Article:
So apparently this happened:
[From The Hill]
Rep. Justin Amash (R-Mich.) wrote on Facebook that the intelligence authorization bill that easily passed through the House contained “one of the most egregious sections of law I've encountered during my time as a representative.”
“It grants the executive branch virtually unlimited access to the communications of every American,” explained Amash, who has a record of skepticism toward the National Security Agency and other agencies. Last year, he nearly succeeded in an attempt to end the NSA’s controversial phone records program.
The bill was originally set to be considered with just a simple voice vote, but Amash rushed to the House floor on Wednesday to demand a recorded vote. He also fired off a letter to his fellow lawmakers warning them not to back the bill.
Hidden in the law is “a troubling new provision that for the first time statutorily authorizes spying on U.S. citizens without legal process,” Amash told other lawmakers.
THAT PROVISION ALLOWS "THE ACQUISITION, RETENTION, AND DISSEMINATION" OF AMERICANS COMMUNICATIONS WITHOUT A COURT ORDER OR A SUBPOENA
That type of collection is currently allowed under an executive order that dates back to former President Reagan, but the new stamp of approval from Congress was troubling, Amash said. Limits on the government’s ability to retain information in the provision did not satisfy the Michigan Republican.
Despite Amash’s late attempt, the bill easily passed, 325-100.
The bill passed the Senate earlier this week and is now on its way to President Obama
Original facebook post from Congressman Amash:
The Hill article
Original passage of said bill (prior to addition of the new amendment)
Yes lets ddos them
>>by the time the nsa figures out you entertain an ip adress, your neighbour will be driving porsche with all the amateur porn they have posted of you banging the ex wife
I'm actually uncertain where his biggest supporters stand on this bill. The safe assumption is that they're all for it but, on the off chance they aren't he might veto for some goodwill.
Remember, he has to demonize the right boot as much as he can while the left boot still controls congress.
Is this the man responsible?
He's the sponsor, so I imagine he is the one that is the most invested in it and is pushing it, right?
Because he's giving power over himself to a government he isn't going to be part of in a short time
>I'm going to sign this bill into law, so after I'm finished being president, the next president can freely monitor everything I do
NSA ahead of the game again!
It's easier to spy on everyone indiscriminately and just compile a huge network database instead of going through due process and going after suspects with reasonable suspicion.
This is why I hate biased people.
I see good and bad people in all sides of the spectrum.
>mfw a based republican
>mfw ron paul
>mfw the CEO of Troll, Inc. Blasted thumblr so they could no nothing in this happening.
So what's gonna happen?
a) People who care actually pressure lawmakers into fixing it.
b) Or they keep autistically clinging to the dream of encrypting everything while 99.9% of the population is oblivious.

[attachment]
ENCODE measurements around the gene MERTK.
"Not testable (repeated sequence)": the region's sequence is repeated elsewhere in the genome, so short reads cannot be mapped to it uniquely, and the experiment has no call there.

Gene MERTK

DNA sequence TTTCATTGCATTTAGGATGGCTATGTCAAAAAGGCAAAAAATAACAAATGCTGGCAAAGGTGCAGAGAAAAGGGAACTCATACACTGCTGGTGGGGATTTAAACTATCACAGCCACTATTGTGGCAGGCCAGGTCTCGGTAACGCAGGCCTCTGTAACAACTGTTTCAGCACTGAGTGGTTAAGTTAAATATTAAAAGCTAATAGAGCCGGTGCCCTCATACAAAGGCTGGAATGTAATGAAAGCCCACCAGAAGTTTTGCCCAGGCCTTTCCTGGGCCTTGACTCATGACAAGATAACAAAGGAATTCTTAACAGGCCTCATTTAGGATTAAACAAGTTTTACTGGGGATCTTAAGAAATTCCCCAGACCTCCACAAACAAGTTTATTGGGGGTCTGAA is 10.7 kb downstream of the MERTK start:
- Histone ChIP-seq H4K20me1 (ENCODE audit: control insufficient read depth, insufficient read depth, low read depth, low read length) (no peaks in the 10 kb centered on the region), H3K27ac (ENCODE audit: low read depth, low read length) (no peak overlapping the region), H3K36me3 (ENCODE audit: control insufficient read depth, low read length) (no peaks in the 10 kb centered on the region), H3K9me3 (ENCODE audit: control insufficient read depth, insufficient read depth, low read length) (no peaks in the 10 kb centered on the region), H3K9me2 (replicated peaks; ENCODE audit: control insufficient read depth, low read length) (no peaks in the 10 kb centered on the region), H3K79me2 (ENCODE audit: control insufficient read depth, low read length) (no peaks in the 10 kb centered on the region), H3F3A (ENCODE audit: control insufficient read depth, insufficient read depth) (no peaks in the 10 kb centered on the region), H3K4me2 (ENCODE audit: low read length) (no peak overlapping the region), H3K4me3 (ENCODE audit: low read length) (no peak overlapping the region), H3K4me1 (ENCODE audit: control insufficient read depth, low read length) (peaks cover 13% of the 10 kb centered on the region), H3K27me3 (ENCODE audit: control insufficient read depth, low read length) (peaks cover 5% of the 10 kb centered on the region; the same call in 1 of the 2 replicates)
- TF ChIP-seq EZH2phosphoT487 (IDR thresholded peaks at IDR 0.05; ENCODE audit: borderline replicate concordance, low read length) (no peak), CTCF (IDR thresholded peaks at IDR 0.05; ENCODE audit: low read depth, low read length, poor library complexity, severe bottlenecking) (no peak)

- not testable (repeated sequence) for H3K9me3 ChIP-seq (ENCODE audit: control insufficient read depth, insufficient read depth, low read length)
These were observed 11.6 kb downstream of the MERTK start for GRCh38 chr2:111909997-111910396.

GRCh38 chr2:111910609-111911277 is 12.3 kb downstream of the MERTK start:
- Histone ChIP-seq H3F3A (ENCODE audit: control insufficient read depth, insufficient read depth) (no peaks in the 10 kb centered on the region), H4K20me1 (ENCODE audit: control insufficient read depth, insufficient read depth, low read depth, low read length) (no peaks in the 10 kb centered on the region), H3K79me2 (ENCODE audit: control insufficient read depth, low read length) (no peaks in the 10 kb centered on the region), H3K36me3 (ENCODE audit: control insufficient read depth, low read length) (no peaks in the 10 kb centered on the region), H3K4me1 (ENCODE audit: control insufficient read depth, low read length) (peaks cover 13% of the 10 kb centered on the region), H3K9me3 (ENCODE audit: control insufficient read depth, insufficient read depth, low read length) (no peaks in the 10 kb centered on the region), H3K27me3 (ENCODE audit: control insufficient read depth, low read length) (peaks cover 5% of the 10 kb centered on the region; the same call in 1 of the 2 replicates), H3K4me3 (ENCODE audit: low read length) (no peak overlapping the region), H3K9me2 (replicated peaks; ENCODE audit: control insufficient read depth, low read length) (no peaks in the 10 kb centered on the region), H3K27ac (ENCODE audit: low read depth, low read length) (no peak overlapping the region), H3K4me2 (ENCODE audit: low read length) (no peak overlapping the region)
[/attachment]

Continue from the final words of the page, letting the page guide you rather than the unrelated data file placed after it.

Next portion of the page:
I'm gonna go with B.
The timing is pretty convenient but, I doubt there's any great conspiracy on mооtykins part.
It depends on how this goes through the media. Will the right-wing outlets shout it from the rooftops or do
I don't see some like Warren going along with it or she shouldn't if she's smart and wants a run in 2016. She's already railing against the spending bill because it removes certain derivative regulations that were established in Dodd-Frank.
China has sold us out now they need to create a total police state destroy the country economically then move on to start making Americans kill each other in hopes that other nations would do something about it and start a total war with the US
shits getting really scary.
List of biggest intruders
1. Some poor faggot building a backdoor into a keyboard driver
7. Cell operators
9. Your neighbour
10. Mfw nsa also catches up
collection activity not otherwise authorized by court order, subpoena, or similar legal process that is reasonably anticipated to result in the acquisition of a covered communication to or from a United States person and shall permit the acquisition, retention, and dissemination of covered communications.
Covered communication.--The term ``covered communication'' means any nonpublic telephone or electronic communication acquired without the consent of a person who is a party to the communication, including communications in electronic storage.
In other words, EVERYTHING
I am happy with it. I realise some nsa faggot could randomly pick out my web cam, only to find out a bang the blue smoke out of my wife.
But i realise that if i get fucked over by an oem, that runs a private network, i can always just ask for the proof.
bottom line is no one will fuck with you unless you fuck with them
>bottom line is no one will fuck with you unless you fuck with them
holy shit, are there retards who seriously believe this? do you really not understand the issue of abuses from these agencies?
>bottom line is no one will fuck with you unless you fuck with them
Tell that to the Dixie Chicks... oh wait exercising your 1st Amendment Rights to claim fact are grounds to be persecuted by the fucking Government.
Is there any hope of obama not signing this abomination, or of it being stopped in any way?
What bugs me most...